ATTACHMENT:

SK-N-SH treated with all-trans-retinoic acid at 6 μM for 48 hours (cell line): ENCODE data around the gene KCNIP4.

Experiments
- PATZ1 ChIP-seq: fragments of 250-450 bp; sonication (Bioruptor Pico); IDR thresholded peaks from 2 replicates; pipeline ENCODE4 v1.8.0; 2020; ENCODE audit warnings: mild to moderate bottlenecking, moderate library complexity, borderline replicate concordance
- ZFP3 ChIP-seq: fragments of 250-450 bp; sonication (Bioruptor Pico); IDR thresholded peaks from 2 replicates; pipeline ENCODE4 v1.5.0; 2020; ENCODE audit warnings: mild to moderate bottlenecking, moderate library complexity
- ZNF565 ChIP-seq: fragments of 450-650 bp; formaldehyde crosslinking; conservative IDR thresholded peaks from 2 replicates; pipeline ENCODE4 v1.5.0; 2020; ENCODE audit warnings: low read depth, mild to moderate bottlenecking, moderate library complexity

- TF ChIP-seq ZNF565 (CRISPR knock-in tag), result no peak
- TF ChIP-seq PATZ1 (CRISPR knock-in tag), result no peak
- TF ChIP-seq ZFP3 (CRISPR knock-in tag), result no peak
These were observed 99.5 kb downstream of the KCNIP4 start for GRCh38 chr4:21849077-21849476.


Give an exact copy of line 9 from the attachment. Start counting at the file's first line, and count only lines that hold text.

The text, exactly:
These were observed 99.5 kb downstream of the KCNIP4 start for GRCh38 chr4:21849077-21849476.